I’ve been preaching a marriage series at church these last three Sundays. I’ve got one more Sunday to go. This past Sunday I preached on the sexual relationship. Because I don’t preach on sex very often, my sermon was longer than usual: I just sort of backed up the truck and dumped a lot of content on my poor congregation. But even then, there were things I would have liked to have said but just couldn’t find the space or the place. Because of the high interest in the subject matter, however, I want to share in a couple of blog posts some of the stuff that ended up on the cutting room floor of my sermon preparation. I find it both interesting and compelling, and I hope it makes you think. We Christians need to think better about human sexuality than does the prevailing culture. And, of course, it wouldn't hurt for us to live better in this area too.
In reminding us that sex is not just a body thing but a soul thing, G. K. Chesterton once said that “every man who visits a prostitute is looking for God.”
This is from Will Willimon’s book, Why Jesus? (Nashville: Abingdon, 2010), 71:
One subject that is very, very important to most of us is sexuality—a topic of endless debate at national church assemblies and the engine that seems to drive most advertising. Curiously, we are clueless about the sexuality of Jesus. Although he seems to have relished the company of men and women, Jesus seems to have held little interest in sex. Not that Jesus was prudish (John says he intervened in the execution of a woman caught in adultery, condemning her pious accusers more severely than her). Jesus simply had little concern for the subject that seems to consume many of us. To the thoroughly liberated, sexually unconstrained modern person for whom sexual orientation is the defining mark of humanity, Jesus’ nonchalance about sex may be his strangest quality. We simply cannot imagine any fully human being who is not driven by genitalia. Our preoccupation with sex is surely a testimony to the limitations of modern imagination rather than to Jesus’ undeveloped libido. Presuming to stand at the summit of human development yet descending to “doing it” like dogs, rutting like rabbits (which is probably a bit unfair to dogs and rabbits), we surely would not impress Jesus. So before you dismiss Jesus for his lack of interest in the endeavor that often most energizes us, consider that Jesus was working with a very different definition of a human being than those who help to sell soap, jeans, and male-enhancement medications. Jesus appears to have held the opinion that you and I are destined for more meaningful activity than mutual orgasm.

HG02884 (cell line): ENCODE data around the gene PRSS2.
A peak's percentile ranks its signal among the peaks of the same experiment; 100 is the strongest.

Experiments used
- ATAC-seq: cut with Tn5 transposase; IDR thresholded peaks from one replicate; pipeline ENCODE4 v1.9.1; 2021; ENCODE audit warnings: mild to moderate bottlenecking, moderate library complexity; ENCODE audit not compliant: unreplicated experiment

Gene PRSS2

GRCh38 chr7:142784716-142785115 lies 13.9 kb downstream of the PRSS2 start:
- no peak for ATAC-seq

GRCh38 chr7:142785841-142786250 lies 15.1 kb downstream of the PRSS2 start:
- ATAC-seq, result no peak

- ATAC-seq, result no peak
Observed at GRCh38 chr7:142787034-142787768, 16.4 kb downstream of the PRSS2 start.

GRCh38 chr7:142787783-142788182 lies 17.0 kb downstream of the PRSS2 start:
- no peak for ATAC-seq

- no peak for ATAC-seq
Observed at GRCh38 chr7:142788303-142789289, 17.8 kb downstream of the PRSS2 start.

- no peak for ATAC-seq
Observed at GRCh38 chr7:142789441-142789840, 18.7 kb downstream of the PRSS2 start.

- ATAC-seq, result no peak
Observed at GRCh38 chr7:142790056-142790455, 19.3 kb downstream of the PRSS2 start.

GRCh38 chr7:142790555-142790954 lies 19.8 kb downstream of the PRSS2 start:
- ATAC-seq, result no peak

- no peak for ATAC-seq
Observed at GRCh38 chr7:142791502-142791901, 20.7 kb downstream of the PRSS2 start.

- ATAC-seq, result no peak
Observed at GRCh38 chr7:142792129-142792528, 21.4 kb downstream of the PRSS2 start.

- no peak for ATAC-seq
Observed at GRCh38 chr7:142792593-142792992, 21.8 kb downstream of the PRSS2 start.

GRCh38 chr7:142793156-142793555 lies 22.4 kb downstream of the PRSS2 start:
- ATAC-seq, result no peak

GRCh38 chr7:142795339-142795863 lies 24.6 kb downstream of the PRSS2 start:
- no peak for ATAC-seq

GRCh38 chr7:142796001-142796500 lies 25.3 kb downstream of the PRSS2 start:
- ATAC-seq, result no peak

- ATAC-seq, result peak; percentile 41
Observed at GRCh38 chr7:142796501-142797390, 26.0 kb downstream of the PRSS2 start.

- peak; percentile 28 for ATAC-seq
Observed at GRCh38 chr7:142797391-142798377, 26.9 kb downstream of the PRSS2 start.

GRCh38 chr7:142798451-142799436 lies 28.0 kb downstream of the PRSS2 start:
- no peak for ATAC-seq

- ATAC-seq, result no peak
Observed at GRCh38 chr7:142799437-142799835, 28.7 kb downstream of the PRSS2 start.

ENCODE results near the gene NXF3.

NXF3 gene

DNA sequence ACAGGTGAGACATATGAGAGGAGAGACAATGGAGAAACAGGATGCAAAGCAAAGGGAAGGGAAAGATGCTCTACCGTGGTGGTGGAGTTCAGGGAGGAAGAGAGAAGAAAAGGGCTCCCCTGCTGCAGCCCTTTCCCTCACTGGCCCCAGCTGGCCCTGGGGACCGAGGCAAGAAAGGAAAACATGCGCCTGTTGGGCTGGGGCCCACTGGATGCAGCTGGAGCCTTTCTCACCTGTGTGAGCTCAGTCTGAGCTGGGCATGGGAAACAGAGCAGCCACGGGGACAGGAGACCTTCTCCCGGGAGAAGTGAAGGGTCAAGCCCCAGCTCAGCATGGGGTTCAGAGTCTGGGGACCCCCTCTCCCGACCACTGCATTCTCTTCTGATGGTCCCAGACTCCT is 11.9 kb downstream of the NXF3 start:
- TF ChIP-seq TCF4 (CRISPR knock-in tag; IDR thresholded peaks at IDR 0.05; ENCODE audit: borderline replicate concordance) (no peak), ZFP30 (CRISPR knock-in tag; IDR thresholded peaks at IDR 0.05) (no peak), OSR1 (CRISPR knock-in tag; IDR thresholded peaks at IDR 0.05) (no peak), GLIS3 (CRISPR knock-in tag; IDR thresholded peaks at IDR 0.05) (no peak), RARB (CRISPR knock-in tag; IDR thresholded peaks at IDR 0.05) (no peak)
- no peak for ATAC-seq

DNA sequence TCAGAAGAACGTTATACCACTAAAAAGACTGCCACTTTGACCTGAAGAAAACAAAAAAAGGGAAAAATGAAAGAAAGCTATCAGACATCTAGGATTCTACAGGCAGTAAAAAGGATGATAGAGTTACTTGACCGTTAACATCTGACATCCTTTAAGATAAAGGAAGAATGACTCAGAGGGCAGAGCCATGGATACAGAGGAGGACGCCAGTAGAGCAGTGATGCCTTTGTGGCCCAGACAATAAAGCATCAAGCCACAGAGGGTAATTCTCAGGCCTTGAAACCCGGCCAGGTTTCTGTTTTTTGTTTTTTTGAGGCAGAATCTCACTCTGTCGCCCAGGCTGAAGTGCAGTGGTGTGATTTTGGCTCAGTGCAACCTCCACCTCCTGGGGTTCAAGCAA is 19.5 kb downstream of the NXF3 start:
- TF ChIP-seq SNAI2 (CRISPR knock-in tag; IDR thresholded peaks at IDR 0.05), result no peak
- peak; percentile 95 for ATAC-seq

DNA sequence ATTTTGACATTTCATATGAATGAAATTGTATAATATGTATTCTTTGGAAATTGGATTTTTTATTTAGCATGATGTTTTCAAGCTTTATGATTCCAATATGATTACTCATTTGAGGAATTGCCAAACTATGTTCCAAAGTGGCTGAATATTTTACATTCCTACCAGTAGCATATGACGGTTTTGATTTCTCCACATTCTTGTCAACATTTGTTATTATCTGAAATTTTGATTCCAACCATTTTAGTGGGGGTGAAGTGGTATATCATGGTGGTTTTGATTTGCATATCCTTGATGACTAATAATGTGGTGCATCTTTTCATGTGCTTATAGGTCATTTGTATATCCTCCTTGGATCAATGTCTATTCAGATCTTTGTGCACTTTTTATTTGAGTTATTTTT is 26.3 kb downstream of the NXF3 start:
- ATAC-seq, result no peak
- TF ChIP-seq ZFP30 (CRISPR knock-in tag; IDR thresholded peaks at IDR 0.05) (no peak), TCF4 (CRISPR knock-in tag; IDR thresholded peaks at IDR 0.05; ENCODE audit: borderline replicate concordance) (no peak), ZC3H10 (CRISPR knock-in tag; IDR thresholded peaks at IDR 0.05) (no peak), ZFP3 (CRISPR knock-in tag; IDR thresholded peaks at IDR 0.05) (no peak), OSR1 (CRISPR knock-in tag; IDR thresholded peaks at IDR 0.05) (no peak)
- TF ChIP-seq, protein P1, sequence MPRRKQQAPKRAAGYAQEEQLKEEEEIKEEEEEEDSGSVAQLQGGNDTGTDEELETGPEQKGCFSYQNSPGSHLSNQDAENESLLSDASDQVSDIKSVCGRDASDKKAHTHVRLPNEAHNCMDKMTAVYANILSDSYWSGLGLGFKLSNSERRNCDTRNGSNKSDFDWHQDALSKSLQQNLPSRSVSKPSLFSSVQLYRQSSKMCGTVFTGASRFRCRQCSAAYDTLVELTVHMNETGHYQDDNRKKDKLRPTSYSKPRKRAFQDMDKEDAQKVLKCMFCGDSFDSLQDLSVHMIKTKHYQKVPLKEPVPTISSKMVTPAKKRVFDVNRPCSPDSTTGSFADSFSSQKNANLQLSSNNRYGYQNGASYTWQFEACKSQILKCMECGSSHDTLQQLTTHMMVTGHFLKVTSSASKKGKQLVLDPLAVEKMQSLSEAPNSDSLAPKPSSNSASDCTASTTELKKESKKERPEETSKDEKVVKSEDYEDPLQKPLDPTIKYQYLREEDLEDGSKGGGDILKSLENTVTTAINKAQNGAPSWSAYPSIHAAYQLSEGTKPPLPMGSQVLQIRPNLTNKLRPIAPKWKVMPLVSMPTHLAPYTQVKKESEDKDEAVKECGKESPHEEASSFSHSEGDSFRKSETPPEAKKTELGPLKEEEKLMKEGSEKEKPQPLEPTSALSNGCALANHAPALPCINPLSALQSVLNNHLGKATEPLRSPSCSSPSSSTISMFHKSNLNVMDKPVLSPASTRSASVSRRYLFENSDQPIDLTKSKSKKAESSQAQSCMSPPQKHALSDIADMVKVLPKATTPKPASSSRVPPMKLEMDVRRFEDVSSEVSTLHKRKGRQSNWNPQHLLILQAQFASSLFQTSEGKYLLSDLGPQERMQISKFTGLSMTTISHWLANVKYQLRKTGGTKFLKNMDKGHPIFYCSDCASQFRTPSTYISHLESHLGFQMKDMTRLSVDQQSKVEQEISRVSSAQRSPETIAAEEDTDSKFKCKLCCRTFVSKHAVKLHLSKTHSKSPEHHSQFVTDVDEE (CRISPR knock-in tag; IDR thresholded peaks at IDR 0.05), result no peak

In his book, Surprised By Hope (p. 43), N. T. Wright shares this: “Belief in bodily resurrection was one of the two central things that the pagan doctor Galen noted about Christians (the other being their remarkable sexual restraint).” And in the sex-saturated, anything-goes Roman culture, Christians’ sexual restraint was truly remarkable. It would be just as remarkable in our culture today.
And this from Tim Keller, The Meaning of Marriage (New York: Dutton, 2011), 24:
Indeed, sex is perhaps the most powerful God-created way to help you give your entire self to another human being. Sex is God’s appointed way for two people to reciprocally say to one another, “I belong completely, permanently, and exclusively to you.” You must not use sex to say anything else.
That should be enough to get you thinking right now. I’ll post a little more next time. If you want to read the sermon, you can find it here: